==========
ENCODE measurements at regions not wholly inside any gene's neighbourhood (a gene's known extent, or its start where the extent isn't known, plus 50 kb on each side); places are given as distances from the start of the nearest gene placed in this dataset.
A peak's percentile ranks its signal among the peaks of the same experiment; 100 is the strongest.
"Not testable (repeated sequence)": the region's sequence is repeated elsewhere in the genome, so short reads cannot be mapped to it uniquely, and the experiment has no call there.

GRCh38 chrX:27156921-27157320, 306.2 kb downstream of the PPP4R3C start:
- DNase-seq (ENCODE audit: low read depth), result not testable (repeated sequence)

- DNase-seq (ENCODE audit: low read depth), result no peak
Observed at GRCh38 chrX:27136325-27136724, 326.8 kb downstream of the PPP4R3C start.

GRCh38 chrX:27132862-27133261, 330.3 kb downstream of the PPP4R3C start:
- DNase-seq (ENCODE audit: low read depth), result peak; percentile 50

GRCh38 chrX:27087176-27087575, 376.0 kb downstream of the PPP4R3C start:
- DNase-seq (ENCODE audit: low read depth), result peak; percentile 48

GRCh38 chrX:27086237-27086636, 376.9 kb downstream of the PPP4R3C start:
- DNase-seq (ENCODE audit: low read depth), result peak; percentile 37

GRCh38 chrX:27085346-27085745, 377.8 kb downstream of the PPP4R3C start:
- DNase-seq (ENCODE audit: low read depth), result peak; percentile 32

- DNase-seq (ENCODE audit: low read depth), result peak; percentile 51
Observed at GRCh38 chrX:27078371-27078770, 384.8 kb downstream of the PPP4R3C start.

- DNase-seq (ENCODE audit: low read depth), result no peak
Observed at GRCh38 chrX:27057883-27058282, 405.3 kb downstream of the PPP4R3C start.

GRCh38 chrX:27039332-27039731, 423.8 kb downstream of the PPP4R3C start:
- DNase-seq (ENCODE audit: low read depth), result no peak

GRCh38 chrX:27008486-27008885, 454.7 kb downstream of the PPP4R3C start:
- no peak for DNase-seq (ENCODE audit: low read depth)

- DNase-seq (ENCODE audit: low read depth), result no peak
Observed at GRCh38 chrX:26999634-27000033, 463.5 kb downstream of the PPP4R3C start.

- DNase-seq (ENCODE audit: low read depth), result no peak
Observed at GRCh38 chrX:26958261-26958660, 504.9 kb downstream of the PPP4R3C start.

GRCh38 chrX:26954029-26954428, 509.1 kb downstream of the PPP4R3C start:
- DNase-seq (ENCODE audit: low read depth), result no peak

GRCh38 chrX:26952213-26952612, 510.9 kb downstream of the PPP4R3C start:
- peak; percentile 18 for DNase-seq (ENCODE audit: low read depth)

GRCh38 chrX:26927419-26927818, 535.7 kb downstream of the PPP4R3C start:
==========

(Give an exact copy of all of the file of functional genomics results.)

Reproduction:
ENCODE measurements at regions not wholly inside any gene's neighbourhood (a gene's known extent, or its start where the extent isn't known, plus 50 kb on each side); places are given as distances from the start of the nearest gene placed in this dataset.
A peak's percentile ranks its signal among the peaks of the same experiment; 100 is the strongest.
"Not testable (repeated sequence)": the region's sequence is repeated elsewhere in the genome, so short reads cannot be mapped to it uniquely, and the experiment has no call there.

GRCh38 chrX:27156921-27157320, 306.2 kb downstream of the PPP4R3C start:
- DNase-seq (ENCODE audit: low read depth), result not testable (repeated sequence)

- DNase-seq (ENCODE audit: low read depth), result no peak
Observed at GRCh38 chrX:27136325-27136724, 326.8 kb downstream of the PPP4R3C start.

GRCh38 chrX:27132862-27133261, 330.3 kb downstream of the PPP4R3C start:
- DNase-seq (ENCODE audit: low read depth), result peak; percentile 50

GRCh38 chrX:27087176-27087575, 376.0 kb downstream of the PPP4R3C start:
- DNase-seq (ENCODE audit: low read depth), result peak; percentile 48

GRCh38 chrX:27086237-27086636, 376.9 kb downstream of the PPP4R3C start:
- DNase-seq (ENCODE audit: low read depth), result peak; percentile 37

GRCh38 chrX:27085346-27085745, 377.8 kb downstream of the PPP4R3C start:
- DNase-seq (ENCODE audit: low read depth), result peak; percentile 32

- DNase-seq (ENCODE audit: low read depth), result peak; percentile 51
Observed at GRCh38 chrX:27078371-27078770, 384.8 kb downstream of the PPP4R3C start.

- DNase-seq (ENCODE audit: low read depth), result no peak
Observed at GRCh38 chrX:27057883-27058282, 405.3 kb downstream of the PPP4R3C start.

GRCh38 chrX:27039332-27039731, 423.8 kb downstream of the PPP4R3C start:
- DNase-seq (ENCODE audit: low read depth), result no peak

GRCh38 chrX:27008486-27008885, 454.7 kb downstream of the PPP4R3C start:
- no peak for DNase-seq (ENCODE audit: low read depth)

- DNase-seq (ENCODE audit: low read depth), result no peak
Observed at GRCh38 chrX:26999634-27000033, 463.5 kb downstream of the PPP4R3C start.

- DNase-seq (ENCODE audit: low read depth), result no peak
Observed at GRCh38 chrX:26958261-26958660, 504.9 kb downstream of the PPP4R3C start.

GRCh38 chrX:26954029-26954428, 509.1 kb downstream of the PPP4R3C start:
- DNase-seq (ENCODE audit: low read depth), result no peak

GRCh38 chrX:26952213-26952612, 510.9 kb downstream of the PPP4R3C start:
- peak; percentile 18 for DNase-seq (ENCODE audit: low read depth)

GRCh38 chrX:26927419-26927818, 535.7 kb downstream of the PPP4R3C start: